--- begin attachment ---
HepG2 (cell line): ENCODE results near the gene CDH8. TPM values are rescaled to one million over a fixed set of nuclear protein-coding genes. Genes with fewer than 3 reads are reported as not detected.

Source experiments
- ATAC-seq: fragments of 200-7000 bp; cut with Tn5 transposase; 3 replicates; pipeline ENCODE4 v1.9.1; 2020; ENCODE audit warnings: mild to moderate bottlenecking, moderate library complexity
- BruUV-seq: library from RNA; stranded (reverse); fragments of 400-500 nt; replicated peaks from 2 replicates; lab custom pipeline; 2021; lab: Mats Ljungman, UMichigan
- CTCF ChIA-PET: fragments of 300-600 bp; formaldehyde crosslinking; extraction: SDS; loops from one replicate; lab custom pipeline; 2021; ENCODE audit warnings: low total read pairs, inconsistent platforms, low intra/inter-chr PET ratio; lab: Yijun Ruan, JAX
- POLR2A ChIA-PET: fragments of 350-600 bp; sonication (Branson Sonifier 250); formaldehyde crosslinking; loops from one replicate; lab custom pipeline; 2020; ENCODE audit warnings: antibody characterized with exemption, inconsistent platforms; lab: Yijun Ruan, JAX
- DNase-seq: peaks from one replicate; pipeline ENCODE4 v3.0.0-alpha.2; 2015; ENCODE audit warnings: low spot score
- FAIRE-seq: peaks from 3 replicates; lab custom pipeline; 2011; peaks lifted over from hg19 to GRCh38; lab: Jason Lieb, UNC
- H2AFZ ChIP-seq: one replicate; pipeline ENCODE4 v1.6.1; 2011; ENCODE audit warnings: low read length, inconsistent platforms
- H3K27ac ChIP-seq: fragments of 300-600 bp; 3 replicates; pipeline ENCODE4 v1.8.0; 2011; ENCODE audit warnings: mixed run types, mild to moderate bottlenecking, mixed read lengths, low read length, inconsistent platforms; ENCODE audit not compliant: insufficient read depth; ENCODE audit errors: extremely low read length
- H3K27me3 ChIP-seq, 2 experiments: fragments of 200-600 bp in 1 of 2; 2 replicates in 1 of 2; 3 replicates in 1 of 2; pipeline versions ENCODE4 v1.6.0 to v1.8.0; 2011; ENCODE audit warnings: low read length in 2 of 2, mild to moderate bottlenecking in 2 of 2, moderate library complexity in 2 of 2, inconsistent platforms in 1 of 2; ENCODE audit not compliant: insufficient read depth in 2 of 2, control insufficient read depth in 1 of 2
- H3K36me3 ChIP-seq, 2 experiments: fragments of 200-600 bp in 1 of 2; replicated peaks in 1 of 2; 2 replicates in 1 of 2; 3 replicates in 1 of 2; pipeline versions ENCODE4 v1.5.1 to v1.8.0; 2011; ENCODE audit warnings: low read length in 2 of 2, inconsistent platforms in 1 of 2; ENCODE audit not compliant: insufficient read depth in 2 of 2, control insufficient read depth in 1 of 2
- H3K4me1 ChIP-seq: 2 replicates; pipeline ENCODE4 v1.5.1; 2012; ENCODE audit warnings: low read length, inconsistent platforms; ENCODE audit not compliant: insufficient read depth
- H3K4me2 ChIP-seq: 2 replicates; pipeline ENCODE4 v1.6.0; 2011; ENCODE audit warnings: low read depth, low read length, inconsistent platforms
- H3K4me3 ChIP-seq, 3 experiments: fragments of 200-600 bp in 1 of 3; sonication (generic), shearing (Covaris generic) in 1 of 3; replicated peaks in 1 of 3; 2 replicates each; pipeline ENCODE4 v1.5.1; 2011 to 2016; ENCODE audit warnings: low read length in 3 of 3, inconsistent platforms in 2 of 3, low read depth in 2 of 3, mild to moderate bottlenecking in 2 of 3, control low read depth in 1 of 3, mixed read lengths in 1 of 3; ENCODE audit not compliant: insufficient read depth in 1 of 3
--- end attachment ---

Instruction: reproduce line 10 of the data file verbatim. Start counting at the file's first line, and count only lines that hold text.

- H3K27ac ChIP-seq: fragments of 300-600 bp; 3 replicates; pipeline ENCODE4 v1.8.0; 2011; ENCODE audit warnings: mixed run types, mild to moderate bottlenecking, mixed read lengths, low read length, inconsistent platforms; ENCODE audit not compliant: insufficient read depth; ENCODE audit errors: extremely low read length